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The Difference Between Hatmana and Placing Food on a “Blech”

One of the Shabbat prohibitions enacted by Hazal is that of Hatmana, which forbids insulating hot food before Shabbat in a manner that adds more heat to the food. If the insulation not only retains the pot’s heat, but is "Mosif Haval" – increases its heat – then one may not insulate the pot in this manner before Shabbat. In ancient times, people would keep food warm by insulting the pot in hot coals, which added to the pot’s heat so the food can continue cooking. The Sages were concerned that if one insulated a pot in coals before Shabbat, which clearly indicates that he wants the food to continue cooking, he might stoke the coals on Shabbat, which would constitute a Torah violation. They therefore enacted a provision forbidding insulating food before Shabbat in a manner that is "Mosif Haval."

The Shulhan Aruch applies this prohibition even to "Hatmana Mi’sad Ehad" – insulating just one side of the pot. Meaning, according to the Shulhan Aruch’s ruling, it is forbidden even to place a pot on top of hot coals, such that only the bottom is insulated. Since this type of arrangement also increases the pot’s heat, it is forbidden, despite the fact that the majority of the pot is not insulated.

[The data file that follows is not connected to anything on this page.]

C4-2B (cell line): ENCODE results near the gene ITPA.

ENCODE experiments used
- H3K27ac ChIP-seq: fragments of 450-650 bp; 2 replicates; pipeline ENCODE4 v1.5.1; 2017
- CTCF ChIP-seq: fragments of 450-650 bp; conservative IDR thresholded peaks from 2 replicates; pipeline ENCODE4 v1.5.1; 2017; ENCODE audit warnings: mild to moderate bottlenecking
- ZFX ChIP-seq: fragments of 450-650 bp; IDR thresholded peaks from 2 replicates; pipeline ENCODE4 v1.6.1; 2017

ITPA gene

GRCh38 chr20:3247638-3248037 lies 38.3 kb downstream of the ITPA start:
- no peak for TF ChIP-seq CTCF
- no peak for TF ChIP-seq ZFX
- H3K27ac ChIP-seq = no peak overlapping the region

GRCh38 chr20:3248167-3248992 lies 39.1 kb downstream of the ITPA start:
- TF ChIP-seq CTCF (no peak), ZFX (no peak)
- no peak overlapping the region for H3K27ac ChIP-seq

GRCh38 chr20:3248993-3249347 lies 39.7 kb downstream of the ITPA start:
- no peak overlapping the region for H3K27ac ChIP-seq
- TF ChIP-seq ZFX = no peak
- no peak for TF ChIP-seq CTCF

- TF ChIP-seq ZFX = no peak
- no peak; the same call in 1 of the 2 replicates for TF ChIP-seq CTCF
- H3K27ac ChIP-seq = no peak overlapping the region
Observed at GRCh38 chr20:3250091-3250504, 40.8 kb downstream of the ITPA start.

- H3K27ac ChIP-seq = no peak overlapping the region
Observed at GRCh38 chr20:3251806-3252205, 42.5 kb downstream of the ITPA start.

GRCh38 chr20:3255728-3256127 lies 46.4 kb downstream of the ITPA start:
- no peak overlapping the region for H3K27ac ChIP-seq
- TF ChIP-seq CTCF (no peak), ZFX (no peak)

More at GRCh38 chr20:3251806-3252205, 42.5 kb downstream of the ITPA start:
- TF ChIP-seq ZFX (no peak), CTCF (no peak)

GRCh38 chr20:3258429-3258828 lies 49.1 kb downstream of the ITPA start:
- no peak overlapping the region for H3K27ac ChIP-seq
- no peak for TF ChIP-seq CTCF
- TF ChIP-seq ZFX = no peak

In light of the Shulhan Aruch’s ruling, one might wonder why it is customary to place hot food on a "blech" – a metal sheet over the fire – before Shabbat. The blech with the fire underneath certainly increases the pot’s heat, and thus this should seemingly be forbidden due to the prohibition of Hatmana. The answer is that "Hatmana Mi’sad Ehad" is forbidden only because one might eventually thrust the entire pot into the coals, and might then stoke the coals. When it comes to a hard, solid surface, such as a "blech," there is obviously no possibility of thrusting the entire pot into the heat source. Therefore, it is entirely permissible to place a pot of cooked food on a "blech" over a fire before Shabbat, and this is not included in the prohibition of "Hatmana Mi’sad Ehad." This is the ruling of several leading Halachic authorities, including Rav Shlomo Zalman Auerbach (Minhat Shelomo, 3:12), Rav Yosef Shalom Elyashiv, and Rabbi Moshe Halevi (Tefila Le’Moshe, 1:1).

Summary: Although it is forbidden to insulate food before Shabbat in a manner that adds to its heat, it is permissible to place cooked food on a "blech" over the stove before Shabbat, as is customary.


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